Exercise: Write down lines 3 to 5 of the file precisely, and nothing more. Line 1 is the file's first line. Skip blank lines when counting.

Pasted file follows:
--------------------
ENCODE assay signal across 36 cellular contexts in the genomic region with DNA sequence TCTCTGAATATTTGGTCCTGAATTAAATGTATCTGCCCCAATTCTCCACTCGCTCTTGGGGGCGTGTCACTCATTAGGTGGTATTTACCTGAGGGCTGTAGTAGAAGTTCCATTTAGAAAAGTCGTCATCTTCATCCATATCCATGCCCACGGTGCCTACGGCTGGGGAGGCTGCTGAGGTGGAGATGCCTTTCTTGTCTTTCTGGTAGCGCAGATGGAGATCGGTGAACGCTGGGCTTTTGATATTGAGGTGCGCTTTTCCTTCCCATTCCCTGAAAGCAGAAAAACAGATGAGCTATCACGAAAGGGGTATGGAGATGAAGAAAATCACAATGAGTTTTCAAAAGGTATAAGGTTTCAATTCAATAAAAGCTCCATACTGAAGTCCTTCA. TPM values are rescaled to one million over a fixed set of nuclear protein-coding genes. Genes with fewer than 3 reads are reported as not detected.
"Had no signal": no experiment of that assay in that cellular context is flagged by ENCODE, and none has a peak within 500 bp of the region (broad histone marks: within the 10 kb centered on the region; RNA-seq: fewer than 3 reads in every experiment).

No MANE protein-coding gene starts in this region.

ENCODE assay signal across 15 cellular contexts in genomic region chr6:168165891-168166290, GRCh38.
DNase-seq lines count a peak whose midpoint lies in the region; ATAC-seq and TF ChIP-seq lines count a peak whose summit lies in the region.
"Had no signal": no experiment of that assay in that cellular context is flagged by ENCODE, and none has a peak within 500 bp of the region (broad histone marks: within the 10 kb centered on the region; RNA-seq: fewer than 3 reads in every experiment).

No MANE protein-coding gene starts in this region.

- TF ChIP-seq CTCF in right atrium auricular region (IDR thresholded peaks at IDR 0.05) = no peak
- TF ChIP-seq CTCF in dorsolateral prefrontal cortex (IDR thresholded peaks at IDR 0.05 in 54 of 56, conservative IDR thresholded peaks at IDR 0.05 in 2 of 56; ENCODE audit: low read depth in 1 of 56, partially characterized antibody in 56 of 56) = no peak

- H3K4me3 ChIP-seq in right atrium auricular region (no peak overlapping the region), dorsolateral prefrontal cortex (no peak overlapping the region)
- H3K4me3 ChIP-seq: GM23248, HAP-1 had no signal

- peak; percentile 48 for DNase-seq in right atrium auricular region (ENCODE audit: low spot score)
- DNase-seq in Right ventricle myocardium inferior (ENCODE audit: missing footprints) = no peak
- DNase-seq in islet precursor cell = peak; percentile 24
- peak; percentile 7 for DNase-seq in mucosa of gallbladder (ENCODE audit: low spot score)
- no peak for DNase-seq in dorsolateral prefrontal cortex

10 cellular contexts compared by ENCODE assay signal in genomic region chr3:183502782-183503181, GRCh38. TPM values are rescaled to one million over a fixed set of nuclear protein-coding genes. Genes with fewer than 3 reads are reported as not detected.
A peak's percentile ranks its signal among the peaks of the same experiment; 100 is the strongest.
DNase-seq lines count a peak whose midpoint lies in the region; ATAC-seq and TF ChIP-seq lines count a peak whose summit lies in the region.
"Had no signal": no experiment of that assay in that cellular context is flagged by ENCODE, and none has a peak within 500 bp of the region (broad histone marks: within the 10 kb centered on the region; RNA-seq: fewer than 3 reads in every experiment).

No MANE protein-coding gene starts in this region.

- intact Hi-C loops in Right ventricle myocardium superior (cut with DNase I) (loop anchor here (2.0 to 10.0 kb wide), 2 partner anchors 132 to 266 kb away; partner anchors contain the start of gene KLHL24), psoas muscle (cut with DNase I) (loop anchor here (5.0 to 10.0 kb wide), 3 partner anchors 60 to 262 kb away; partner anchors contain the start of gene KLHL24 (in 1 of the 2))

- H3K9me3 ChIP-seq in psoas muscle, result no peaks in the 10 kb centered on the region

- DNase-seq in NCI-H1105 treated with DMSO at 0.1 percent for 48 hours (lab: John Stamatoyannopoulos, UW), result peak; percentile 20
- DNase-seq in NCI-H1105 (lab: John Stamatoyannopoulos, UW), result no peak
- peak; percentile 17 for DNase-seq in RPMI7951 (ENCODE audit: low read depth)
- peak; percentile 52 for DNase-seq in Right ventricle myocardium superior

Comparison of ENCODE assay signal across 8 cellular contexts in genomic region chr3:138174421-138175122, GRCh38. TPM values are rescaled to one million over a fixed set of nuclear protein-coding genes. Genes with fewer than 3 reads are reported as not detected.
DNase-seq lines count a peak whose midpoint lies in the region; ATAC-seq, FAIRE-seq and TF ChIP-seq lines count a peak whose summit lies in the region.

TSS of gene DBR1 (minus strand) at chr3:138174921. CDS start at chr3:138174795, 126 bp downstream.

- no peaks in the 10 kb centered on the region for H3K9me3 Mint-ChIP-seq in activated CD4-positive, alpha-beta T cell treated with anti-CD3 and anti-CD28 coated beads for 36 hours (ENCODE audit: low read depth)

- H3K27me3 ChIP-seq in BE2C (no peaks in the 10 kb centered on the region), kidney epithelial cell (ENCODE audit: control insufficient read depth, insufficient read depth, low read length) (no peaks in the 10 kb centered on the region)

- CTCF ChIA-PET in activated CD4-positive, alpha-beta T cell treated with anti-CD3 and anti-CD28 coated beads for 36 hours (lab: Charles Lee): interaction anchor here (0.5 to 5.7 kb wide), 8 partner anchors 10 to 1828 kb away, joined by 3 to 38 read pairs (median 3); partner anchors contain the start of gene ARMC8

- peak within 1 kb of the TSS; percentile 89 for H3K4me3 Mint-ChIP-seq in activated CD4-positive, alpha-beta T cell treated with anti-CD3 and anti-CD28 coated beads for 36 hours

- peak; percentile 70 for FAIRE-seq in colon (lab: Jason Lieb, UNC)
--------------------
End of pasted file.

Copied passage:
No MANE protein-coding gene starts in this region.

ENCODE assay signal across 15 cellular contexts in genomic region chr6:168165891-168166290, GRCh38.
DNase-seq lines count a peak whose midpoint lies in the region; ATAC-seq and TF ChIP-seq lines count a peak whose summit lies in the region.